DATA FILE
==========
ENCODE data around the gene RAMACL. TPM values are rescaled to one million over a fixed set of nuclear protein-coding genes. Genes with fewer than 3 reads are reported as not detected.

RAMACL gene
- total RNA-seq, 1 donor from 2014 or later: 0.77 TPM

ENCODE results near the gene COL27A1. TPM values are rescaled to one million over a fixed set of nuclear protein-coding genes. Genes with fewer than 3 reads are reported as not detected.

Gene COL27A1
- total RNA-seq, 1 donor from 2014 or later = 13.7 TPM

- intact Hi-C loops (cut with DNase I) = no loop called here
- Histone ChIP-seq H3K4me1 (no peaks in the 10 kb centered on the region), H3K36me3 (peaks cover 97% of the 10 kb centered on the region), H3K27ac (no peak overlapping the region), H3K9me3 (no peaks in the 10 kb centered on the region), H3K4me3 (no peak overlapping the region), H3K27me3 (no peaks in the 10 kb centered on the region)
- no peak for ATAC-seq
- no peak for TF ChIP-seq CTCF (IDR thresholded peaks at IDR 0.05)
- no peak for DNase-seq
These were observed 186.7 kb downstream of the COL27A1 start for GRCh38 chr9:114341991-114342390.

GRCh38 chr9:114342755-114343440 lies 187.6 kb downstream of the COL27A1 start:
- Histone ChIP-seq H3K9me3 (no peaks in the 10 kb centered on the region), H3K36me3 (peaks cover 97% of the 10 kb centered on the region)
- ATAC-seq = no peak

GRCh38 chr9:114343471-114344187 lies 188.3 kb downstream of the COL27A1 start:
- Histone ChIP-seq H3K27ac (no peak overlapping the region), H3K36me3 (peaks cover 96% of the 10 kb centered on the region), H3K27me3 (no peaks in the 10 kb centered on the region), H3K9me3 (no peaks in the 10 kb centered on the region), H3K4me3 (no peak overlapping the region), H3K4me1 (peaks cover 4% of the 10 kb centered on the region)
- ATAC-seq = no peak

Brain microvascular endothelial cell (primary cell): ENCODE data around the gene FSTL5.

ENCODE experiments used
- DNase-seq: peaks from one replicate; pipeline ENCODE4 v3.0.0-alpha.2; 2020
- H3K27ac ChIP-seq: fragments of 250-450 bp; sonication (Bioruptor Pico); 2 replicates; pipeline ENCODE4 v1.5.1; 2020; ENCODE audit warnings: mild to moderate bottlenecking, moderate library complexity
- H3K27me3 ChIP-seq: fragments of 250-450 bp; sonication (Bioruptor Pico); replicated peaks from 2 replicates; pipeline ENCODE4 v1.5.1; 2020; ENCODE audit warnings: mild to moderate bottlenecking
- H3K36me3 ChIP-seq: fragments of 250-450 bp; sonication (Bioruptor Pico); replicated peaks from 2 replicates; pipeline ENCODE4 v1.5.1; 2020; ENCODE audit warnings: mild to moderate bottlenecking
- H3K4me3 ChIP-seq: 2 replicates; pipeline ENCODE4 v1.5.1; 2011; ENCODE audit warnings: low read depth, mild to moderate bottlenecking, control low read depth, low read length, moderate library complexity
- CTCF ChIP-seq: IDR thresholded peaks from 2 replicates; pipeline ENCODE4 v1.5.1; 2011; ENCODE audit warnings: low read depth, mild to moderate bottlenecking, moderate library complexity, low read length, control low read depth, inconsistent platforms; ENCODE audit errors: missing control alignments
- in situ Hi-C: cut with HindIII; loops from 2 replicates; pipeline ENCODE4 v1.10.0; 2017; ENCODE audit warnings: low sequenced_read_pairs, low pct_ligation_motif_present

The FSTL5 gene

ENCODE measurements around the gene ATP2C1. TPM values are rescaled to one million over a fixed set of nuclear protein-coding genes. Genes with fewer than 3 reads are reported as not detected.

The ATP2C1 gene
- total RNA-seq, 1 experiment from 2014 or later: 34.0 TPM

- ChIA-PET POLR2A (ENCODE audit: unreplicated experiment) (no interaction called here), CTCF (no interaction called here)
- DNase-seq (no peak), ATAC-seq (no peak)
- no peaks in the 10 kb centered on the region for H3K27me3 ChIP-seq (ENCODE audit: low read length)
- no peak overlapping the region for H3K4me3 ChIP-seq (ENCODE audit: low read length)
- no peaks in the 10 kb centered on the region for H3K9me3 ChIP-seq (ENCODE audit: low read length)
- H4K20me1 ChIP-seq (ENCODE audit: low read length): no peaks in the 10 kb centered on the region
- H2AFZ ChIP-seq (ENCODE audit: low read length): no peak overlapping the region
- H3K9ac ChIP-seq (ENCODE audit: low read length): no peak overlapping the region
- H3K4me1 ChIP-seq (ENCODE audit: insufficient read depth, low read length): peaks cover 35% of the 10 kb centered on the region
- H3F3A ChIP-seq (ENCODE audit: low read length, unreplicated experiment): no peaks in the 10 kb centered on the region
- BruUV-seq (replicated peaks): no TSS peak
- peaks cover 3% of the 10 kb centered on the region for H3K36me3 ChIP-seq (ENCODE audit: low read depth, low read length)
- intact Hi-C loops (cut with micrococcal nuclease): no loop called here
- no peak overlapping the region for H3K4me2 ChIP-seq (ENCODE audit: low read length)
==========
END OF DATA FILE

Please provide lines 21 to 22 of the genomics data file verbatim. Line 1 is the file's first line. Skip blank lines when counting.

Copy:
- DNase-seq: peaks from one replicate; pipeline ENCODE4 v3.0.0-alpha.2; 2020
- H3K27ac ChIP-seq: fragments of 250-450 bp; sonication (Bioruptor Pico); 2 replicates; pipeline ENCODE4 v1.5.1; 2020; ENCODE audit warnings: mild to moderate bottlenecking, moderate library complexity